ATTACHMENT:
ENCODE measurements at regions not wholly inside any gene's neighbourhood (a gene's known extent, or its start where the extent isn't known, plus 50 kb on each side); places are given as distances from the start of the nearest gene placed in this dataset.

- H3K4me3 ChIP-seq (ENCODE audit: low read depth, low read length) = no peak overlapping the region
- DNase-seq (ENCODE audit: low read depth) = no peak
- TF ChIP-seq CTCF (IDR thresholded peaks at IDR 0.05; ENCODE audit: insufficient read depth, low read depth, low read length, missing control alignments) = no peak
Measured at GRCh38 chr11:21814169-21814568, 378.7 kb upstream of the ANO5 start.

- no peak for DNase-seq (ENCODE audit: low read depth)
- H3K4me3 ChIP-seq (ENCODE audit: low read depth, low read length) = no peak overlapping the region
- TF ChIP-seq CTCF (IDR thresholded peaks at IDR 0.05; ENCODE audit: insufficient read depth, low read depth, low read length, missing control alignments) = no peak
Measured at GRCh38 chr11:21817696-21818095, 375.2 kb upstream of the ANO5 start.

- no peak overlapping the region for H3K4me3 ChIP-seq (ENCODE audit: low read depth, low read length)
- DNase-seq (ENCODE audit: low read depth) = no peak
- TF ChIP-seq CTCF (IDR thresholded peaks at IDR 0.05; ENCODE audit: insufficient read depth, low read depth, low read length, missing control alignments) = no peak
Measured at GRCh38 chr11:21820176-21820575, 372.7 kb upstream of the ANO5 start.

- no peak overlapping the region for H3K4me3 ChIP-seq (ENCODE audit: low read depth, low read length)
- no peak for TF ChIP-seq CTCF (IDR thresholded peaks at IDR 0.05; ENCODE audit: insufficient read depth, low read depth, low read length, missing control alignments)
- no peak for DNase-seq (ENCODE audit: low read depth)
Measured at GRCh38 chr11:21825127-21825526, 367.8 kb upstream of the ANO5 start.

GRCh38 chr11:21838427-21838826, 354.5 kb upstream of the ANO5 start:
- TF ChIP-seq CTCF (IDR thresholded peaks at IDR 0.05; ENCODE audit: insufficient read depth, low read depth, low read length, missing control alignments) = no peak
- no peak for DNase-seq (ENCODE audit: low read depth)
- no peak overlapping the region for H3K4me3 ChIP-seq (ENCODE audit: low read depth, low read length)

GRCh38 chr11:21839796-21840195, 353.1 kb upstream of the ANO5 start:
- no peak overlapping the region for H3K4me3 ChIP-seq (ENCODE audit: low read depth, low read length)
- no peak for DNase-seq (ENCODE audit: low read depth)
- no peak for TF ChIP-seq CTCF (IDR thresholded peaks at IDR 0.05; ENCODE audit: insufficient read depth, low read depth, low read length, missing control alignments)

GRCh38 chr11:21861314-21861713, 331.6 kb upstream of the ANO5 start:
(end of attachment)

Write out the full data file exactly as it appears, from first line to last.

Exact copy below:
ENCODE measurements at regions not wholly inside any gene's neighbourhood (a gene's known extent, or its start where the extent isn't known, plus 50 kb on each side); places are given as distances from the start of the nearest gene placed in this dataset.

- H3K4me3 ChIP-seq (ENCODE audit: low read depth, low read length) = no peak overlapping the region
- DNase-seq (ENCODE audit: low read depth) = no peak
- TF ChIP-seq CTCF (IDR thresholded peaks at IDR 0.05; ENCODE audit: insufficient read depth, low read depth, low read length, missing control alignments) = no peak
Measured at GRCh38 chr11:21814169-21814568, 378.7 kb upstream of the ANO5 start.

- no peak for DNase-seq (ENCODE audit: low read depth)
- H3K4me3 ChIP-seq (ENCODE audit: low read depth, low read length) = no peak overlapping the region
- TF ChIP-seq CTCF (IDR thresholded peaks at IDR 0.05; ENCODE audit: insufficient read depth, low read depth, low read length, missing control alignments) = no peak
Measured at GRCh38 chr11:21817696-21818095, 375.2 kb upstream of the ANO5 start.

- no peak overlapping the region for H3K4me3 ChIP-seq (ENCODE audit: low read depth, low read length)
- DNase-seq (ENCODE audit: low read depth) = no peak
- TF ChIP-seq CTCF (IDR thresholded peaks at IDR 0.05; ENCODE audit: insufficient read depth, low read depth, low read length, missing control alignments) = no peak
Measured at GRCh38 chr11:21820176-21820575, 372.7 kb upstream of the ANO5 start.

- no peak overlapping the region for H3K4me3 ChIP-seq (ENCODE audit: low read depth, low read length)
- no peak for TF ChIP-seq CTCF (IDR thresholded peaks at IDR 0.05; ENCODE audit: insufficient read depth, low read depth, low read length, missing control alignments)
- no peak for DNase-seq (ENCODE audit: low read depth)
Measured at GRCh38 chr11:21825127-21825526, 367.8 kb upstream of the ANO5 start.

GRCh38 chr11:21838427-21838826, 354.5 kb upstream of the ANO5 start:
- TF ChIP-seq CTCF (IDR thresholded peaks at IDR 0.05; ENCODE audit: insufficient read depth, low read depth, low read length, missing control alignments) = no peak
- no peak for DNase-seq (ENCODE audit: low read depth)
- no peak overlapping the region for H3K4me3 ChIP-seq (ENCODE audit: low read depth, low read length)

GRCh38 chr11:21839796-21840195, 353.1 kb upstream of the ANO5 start:
- no peak overlapping the region for H3K4me3 ChIP-seq (ENCODE audit: low read depth, low read length)
- no peak for DNase-seq (ENCODE audit: low read depth)
- no peak for TF ChIP-seq CTCF (IDR thresholded peaks at IDR 0.05; ENCODE audit: insufficient read depth, low read depth, low read length, missing control alignments)

GRCh38 chr11:21861314-21861713, 331.6 kb upstream of the ANO5 start: